"the only way to approach such a period -- where uncertainty is very large and one cannot predict what the future holds - is not to predict, but to act inventively and exuberantly in diverse, adventures in living and experiment." CS Holling
C.S. 'Buzz' Holling passed away on August 16 2019. He lived a remarkable life of creativity, discovery, scholarship and service to humanity. He was a rare combination of artist, scientist, teacher and practitioner who touched and inspired many colleagues. One of his talents was an ability to bring people together to understand, assess and act on new solutions to complex problems of people and nature. Indeed, the Resilience Alliance was one of his 'experiments', set up as a flexible, nimble institution that would bring scientists, academics and practitioners together as a crucible for creating novel solutions that would contribute to sustainable futures for people and the planet. Since the RA and the scholarly journal Ecology and Society would not be here without Buzz, we hope to honor and memorialize his passing with a short (and inadequate) tribute to his life and many contributions.
The image above, shows Buzz touching a sculpture by his friend and colleague Lee Gass. The piece is a three-dimensional depiction of Buzz's adaptive cycle. The RA logo is a stylized depiction of the same heuristic or mental model which was derived from integrating and simplifying decades of ecosystem research. While appearing as an infinity or continuous loop, these representations stylize the abstract concepts of phases, discontinuities, non-linearities imbedded in the model. At the heart of the model is an overly simplified representation of systems (ecological, biological, social and biophysical) that change in different ways. In the model, change occurs as systems go through distinct periods or phases. First is growth and development of structure, capital and ideas. Over time the system becomes senescent and vulnerable to external influences, resulting in periods of destructive creation followed quickly by renewal into a new or different system. Buzz's life was indeed a series of adaptive cycles, as indicated by his memoir (Bubbles and Spirals).
Crawford Stanley Holling was born on December 6, 1930 in Elmira New York. He spent his formative years in Toronto and Ontario, where he collected bugs, watched birds and honed his naturalist's skills. His preferred name of Buzz was given to him by his older sister (short form of Buzzer) and it stuck through his life. Indeed, he insisted on being called Buzz throughout his life. He earned a BA and MSc at the University of Toronto in 1952. He traveled west and earned a PhD at the University of British Columbia in 1957. He began his career as a forest entomologist in the Canadian Dept. of Forestry in Ontario, where he built upon his PhD work on predator-prey interactions. Buzz was Professor and Director of the Institute of Animal Resource Ecology at UBC. He was the Director of the International Institute for Applied Systems Analysis in Vienna, Austria, before assuming a position as an Eminent Scholar, holding the Arthur R. Marshall Jr. Chair in Ecological Sciences in the Dept. of Zoology at the University of Florida. He retired from the University of Florida in 2000 but remained active as an Emeritus Scholar.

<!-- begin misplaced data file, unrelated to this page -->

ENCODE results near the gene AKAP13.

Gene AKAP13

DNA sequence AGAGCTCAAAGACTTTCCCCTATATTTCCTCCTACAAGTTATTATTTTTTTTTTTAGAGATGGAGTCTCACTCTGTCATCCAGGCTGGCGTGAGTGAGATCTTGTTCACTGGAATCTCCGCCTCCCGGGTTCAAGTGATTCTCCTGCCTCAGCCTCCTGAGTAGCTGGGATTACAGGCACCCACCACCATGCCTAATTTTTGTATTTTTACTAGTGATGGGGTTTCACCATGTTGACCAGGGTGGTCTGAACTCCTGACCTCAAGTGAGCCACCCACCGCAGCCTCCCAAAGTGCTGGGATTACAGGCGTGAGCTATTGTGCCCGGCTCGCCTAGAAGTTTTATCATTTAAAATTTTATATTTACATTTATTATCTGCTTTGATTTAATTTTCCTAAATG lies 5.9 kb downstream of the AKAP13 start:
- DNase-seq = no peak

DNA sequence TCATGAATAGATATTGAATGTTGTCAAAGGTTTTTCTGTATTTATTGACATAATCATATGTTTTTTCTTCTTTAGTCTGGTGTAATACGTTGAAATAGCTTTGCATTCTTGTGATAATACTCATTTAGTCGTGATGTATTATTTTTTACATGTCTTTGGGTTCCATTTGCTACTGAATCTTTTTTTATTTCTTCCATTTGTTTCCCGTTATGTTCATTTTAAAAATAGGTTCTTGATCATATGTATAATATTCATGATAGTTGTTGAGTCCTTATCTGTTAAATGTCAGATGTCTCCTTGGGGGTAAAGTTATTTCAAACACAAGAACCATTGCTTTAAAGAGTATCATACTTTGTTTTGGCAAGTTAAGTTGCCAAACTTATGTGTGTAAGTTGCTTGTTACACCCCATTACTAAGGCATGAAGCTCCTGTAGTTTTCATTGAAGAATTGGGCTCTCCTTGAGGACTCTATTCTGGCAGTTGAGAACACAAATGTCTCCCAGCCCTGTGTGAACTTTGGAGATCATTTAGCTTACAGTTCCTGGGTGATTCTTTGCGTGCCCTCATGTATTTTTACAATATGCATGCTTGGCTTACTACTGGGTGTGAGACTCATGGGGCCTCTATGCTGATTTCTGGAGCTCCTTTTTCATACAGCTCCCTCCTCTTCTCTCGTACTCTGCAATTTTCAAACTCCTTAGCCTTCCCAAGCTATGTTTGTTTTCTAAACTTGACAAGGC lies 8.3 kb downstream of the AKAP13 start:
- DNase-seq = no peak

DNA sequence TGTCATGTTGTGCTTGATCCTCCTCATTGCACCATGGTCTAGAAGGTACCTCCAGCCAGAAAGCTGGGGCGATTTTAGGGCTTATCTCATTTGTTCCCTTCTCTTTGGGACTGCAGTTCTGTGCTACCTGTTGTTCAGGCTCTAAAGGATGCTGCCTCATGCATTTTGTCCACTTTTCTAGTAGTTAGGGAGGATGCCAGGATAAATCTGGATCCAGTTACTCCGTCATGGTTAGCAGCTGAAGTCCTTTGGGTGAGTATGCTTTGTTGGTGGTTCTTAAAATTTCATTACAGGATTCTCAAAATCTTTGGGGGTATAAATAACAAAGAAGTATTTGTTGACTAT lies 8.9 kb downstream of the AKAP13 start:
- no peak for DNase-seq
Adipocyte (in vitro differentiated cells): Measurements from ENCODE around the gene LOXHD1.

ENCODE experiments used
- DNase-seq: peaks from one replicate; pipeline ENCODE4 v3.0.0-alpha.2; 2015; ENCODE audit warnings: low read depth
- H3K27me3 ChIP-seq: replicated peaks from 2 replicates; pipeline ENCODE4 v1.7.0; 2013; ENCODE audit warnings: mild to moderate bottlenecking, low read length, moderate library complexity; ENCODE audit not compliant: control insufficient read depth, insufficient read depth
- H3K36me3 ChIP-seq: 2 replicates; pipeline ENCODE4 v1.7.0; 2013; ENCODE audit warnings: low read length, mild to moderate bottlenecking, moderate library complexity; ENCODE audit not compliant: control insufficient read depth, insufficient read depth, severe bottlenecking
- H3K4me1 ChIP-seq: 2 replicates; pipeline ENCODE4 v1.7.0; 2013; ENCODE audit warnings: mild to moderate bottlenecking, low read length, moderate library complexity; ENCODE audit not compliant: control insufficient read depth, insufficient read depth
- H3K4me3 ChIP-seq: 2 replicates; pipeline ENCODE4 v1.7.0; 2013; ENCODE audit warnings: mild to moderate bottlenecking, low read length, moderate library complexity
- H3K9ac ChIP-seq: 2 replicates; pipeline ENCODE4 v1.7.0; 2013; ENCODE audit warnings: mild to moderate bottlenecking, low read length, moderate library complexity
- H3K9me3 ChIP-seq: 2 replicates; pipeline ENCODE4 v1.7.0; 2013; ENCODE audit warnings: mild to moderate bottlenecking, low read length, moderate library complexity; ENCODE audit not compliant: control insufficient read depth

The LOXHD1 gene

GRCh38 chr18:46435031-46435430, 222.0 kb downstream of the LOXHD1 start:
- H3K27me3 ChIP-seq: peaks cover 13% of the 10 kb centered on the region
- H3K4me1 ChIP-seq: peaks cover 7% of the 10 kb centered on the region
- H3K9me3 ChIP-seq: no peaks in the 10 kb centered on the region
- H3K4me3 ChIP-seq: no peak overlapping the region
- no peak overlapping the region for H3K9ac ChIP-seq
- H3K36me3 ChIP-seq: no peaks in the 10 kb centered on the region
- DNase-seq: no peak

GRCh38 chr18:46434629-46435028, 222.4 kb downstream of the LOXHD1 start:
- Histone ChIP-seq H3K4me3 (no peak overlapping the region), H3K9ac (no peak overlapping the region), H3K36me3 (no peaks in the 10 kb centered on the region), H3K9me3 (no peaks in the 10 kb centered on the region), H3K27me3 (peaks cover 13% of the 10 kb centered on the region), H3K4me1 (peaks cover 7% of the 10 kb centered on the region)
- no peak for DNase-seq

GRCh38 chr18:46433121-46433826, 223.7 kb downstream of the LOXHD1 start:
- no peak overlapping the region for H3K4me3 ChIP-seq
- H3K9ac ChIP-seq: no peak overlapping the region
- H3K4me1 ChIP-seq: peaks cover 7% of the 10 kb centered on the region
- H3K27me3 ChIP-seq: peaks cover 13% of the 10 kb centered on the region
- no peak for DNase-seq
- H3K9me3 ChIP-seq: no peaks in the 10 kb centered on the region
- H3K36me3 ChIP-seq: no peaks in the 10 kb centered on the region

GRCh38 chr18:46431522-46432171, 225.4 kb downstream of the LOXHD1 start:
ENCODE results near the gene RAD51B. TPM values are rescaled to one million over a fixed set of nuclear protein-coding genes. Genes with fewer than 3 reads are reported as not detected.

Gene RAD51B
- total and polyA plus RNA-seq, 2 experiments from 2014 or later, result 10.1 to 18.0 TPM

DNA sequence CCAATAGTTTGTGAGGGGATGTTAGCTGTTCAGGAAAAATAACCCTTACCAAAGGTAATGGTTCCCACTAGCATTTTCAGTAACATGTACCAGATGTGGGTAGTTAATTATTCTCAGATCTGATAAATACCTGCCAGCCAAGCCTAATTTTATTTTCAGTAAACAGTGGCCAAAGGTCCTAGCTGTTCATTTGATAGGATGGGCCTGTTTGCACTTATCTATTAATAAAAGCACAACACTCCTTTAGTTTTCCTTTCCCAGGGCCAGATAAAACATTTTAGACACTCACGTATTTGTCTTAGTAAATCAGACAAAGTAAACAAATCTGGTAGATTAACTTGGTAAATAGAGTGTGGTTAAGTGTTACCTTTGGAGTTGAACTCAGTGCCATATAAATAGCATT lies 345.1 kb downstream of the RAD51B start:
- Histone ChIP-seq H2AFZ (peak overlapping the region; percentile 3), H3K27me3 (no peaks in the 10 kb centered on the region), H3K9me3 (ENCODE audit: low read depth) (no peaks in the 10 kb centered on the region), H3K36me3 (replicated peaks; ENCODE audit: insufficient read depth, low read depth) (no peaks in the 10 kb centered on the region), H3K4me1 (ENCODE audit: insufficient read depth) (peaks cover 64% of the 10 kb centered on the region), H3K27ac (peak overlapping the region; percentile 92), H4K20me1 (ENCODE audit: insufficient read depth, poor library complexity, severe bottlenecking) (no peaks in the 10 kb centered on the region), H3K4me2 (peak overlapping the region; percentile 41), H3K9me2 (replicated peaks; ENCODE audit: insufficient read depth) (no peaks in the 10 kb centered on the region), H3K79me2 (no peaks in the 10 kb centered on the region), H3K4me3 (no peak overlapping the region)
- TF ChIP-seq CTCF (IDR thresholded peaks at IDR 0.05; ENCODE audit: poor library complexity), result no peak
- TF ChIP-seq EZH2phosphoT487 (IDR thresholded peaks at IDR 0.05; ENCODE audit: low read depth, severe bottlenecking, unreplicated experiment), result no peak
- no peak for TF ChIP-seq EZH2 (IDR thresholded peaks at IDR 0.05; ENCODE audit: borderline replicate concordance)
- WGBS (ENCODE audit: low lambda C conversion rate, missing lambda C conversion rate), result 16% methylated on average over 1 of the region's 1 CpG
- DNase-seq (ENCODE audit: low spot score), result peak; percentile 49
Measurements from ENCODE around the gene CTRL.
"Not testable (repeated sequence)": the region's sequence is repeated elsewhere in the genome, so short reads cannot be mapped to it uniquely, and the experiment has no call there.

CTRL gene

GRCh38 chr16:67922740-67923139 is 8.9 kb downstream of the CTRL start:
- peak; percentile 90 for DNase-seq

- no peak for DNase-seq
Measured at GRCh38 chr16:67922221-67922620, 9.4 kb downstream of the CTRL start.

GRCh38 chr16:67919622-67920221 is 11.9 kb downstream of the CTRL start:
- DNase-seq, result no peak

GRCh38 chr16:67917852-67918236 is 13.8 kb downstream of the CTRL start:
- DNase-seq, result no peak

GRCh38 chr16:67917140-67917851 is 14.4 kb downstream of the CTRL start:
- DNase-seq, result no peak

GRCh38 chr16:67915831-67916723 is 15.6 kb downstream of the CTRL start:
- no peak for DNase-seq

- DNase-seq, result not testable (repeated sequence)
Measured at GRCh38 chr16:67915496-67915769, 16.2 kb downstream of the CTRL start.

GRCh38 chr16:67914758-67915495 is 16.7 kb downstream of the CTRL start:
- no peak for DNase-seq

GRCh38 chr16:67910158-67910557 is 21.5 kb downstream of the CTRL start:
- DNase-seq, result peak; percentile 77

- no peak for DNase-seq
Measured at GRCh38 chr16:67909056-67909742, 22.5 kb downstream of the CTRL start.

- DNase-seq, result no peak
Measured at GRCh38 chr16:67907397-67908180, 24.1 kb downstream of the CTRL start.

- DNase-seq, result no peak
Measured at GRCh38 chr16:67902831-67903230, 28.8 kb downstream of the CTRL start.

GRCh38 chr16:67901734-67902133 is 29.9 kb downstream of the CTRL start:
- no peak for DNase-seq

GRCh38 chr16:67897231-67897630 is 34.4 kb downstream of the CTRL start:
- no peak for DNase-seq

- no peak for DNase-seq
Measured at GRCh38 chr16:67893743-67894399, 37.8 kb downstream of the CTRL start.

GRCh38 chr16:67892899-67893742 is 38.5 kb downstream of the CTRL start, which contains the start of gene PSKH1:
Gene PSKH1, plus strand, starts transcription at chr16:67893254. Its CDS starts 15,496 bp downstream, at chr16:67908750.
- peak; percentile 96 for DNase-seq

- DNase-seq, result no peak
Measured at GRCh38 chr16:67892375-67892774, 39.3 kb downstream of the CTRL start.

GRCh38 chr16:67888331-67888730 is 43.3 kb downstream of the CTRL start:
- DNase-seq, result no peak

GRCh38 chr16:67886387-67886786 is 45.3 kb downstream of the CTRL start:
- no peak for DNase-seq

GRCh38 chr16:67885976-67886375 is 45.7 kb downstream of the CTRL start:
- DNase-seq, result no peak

Buzz received many national and international awards over his professional career. He was elected as a Fellow of the Royal Society of Canada in Animal Biology in 1970. He received two honorary Doctor of Science degrees; one from the University of Guelph (1998), and another from UBC (2007). He was foreign member of the Royal Swedish Academy of Sciences and was also awarded the Austrian Cross of Honour for Arts and Science. The Ecological Society of America bestowed the Mercer Award in 1966 and an Eminent Ecologist Award in 1999. In 2008 he received the Volvo Environmental Prize.
A few years ago, as he was facing declining health, I shared an adage with Buzz: 'Yesterday is history and tomorrow is a mystery, but today is a gift--that is why it is called the present'. I think there are three reasons why this resonated with him. One is that I don't think he liked to reminisce and talk about the past, yet saw the value in applying historical information to recognize and explain patterns of change. Buzz embraced the uncertainty of the future, as indicated by his recognition of inherent complexity and unpredictability of the future, now manifest in the manifold resilience programs and the adoption of adaptive management throughout the world. Over the arc of his life, his leadership, friendship, support and ideas were gifts to those of us who were lucky enough to work with him. As we are now in the second or third generation of resilience scientists and practitioners, this provides us with the hope that his intellectual legacy will survive for years to come.
UPDATE: A Memorial fund for "Buzz" Holling has been established to support the ongoing engagement of Resilience Alliance young scholars (RAYS) in research network activities. Visit the Holling Fund page for more information.
See also Stockholm Resilience Centre's Obituary: Pioneering the science of surprise